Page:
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Health, Dom Pérignon & Caviar

Spot the link? Trump doesn't. Not yet...

"The DONALD" – still in Manhattan, and still largely ignorant of the nasty critters and perverse ecosystem on the banks of the Potomac – is catching whiffs of swamp gas, writes Bill Bonner in his Diary of a Rogue Economist.

Talking to the New York Post, the president-elect said he expected to repeal Obamacare "sometime next week."

Its replacement, he said, would come "very shortly thereafter."

In the business world, you can get things done like that. But in the world of the Deep State, it won't happen.

America's health care system is bread, butter, meat, potatoes...and Dom Pérignon with a substantial and growing part of the elite.

Here's why...

When we were growing up, we had no health insurance. When we had to go to the doctor – which was rare – we paid the bill in cash. (When we needed an operation in 1961, we negotiated with the hospital and the surgeon to pay in installments.)

Back then, the total yearly cost of health care ran about $600 per family of four. Last year, it was more than $40,000.

By comparison, a basic Ford F-150 pickup truck cost about $4,000 in 1961. Today, it costs about $27,000.

Today's pickup truck and today's health care are probably better than they were in 1961. But how come the former is only seven times more expensive...while the latter is 66 times pricier?

The answer is simple: The feds – with their zombie-crony allies – are far more active in health care than they are in the auto industry.

The auto industry is lean, global, and competitive; the health care industry is fat, domestic, and heavily controlled to avoid price competition.

Through regulation, paperwork, third-party payment systems, lawyers, licensing, tax incentives, subsidies, and crony deals with insurance companies and the pharmaceutical industry, the feds have created a glutton that now devours more than 17% of national GDP – up from just 5% in 1961.

That represents $36 trillion in excess spending over the last 55 years. And it's a large part of the reason federal debt is slated to go from $20 trillion this month to $30 trillion a decade from now.

Another softball question: What happens to the money?

Little of the extra spending pays for better health care. Instead, it goes to middlemen and parasites, the cronies in the medical-pharmaceutical-insurance-legal complex.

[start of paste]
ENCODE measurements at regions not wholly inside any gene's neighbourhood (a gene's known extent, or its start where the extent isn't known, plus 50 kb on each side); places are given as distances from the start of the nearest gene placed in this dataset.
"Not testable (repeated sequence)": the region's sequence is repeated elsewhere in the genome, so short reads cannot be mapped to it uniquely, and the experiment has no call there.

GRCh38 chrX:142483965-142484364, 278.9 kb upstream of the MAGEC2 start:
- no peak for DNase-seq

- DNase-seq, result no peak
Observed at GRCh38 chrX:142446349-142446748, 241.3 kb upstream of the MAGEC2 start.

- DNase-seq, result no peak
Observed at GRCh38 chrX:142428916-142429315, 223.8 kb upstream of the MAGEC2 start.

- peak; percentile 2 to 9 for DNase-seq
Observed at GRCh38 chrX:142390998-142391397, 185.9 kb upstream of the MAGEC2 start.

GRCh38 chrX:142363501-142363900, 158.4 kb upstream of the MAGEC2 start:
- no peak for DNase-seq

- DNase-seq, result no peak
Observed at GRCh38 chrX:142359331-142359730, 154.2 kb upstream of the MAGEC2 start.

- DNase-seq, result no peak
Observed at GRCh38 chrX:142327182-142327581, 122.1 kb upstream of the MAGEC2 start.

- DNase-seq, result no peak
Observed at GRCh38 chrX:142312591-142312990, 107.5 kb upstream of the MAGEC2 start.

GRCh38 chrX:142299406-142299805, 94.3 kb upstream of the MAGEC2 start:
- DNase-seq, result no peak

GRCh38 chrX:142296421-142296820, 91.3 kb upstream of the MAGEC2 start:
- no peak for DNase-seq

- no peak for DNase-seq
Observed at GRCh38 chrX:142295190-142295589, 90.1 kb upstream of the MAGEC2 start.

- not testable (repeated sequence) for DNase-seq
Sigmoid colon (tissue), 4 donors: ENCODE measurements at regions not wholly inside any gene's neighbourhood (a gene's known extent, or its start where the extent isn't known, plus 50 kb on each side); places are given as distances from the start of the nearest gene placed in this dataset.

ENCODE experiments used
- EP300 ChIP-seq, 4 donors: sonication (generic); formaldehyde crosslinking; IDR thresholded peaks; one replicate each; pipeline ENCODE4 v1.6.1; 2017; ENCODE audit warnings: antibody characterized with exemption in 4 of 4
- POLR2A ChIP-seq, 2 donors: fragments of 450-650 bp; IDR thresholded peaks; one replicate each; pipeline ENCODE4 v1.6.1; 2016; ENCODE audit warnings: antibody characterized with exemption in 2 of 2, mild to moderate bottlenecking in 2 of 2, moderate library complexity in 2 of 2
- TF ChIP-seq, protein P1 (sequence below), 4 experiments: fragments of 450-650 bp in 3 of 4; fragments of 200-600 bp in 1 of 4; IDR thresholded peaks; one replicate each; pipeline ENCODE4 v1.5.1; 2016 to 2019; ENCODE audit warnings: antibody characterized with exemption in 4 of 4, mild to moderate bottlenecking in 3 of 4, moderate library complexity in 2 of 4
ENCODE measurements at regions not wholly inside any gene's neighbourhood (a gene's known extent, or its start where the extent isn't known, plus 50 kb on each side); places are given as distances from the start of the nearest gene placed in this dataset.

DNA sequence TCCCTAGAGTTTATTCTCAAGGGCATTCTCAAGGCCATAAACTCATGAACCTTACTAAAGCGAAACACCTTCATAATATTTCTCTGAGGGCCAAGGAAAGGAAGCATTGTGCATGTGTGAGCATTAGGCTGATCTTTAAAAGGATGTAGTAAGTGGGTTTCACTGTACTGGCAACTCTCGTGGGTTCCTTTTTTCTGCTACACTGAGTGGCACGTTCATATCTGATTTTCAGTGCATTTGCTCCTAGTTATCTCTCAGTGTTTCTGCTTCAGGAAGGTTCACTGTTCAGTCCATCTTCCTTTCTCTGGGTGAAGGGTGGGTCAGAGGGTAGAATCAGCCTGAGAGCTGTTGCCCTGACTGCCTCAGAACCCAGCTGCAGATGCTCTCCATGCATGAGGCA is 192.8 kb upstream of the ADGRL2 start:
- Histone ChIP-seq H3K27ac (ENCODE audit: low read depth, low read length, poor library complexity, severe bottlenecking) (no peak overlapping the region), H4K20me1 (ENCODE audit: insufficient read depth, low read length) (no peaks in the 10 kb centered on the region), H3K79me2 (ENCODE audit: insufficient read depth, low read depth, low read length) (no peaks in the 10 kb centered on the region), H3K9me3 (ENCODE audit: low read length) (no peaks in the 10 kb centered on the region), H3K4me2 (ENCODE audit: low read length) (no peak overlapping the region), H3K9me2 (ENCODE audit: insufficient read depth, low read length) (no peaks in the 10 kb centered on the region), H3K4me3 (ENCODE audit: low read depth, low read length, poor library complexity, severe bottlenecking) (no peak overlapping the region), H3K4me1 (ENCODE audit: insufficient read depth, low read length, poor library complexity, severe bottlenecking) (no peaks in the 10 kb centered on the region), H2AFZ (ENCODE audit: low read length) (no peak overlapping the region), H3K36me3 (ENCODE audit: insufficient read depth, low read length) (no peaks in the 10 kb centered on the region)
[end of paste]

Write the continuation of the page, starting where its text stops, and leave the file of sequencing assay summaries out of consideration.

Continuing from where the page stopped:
In Baltimore, for example, billboards invite people to imagine they have been victims of medical malpractice – a jackpot for the law firm, if not for the victim.

TV ads offer myriad new drugs, available at someone else's expense. Even though the lifestyle habits of much of the Baltimore population are so bad, offering "health insurance" to them is like offering fire insurance in Atlanta just as General Sherman marched into town.

Mr.Trump and the Republican Party say they will provide a "better deal" for Americans.

But how?

Any cut to health care must come out of the pockets of the elite who run the system. They'll fight hard – in the media, in Congress...and in the swamp – to protect their gains.

And that's just the beginning of the problem. Obamacare has enrolled 20 million new people, lowering the uninsured rate to 9% from 16%. The newly insured, too, will fight to protect their benefits.

The same phenomenon is at work in France.

The Financial Times reports that the frontrunner in the country's presidential election this year, François Fillon, has touched the dangerous "third rail" of French politics.

He dared to suggest reforming French health insurance – or Sécu – to cut costs.

The idea set off such political blowback that Fillon was forced to retreat. He promised he would never dare to privatize the French health care system...not even a little of it.

No matter where you are, it's hard to renege on solemn lies. And once underway, some things – war, empire, fake money, and real love – are almost impossible to back away from.

New York Times best-selling finance author Bill Bonner founded The Agora, a worldwide community for private researchers and publishers, in 1979. Financial analysts within the group exposed and predicted some of the world's biggest shifts since, starting with the fall of the Soviet Union back in the late 1980s, to the collapse of the Dot Com (2000) and then mortgage finance (2008) bubbles, and the election of President Trump (2016). Sharing his personal thoughts and opinions each day from 1999 in the globally successful Daily Reckoning and then his Diary of a Rogue Economist, Bonner now makes his views and ideas available alongside analysis from a small hand-picked team of specialists through Bonner Private Research.

See full archive of Bill Bonner articles

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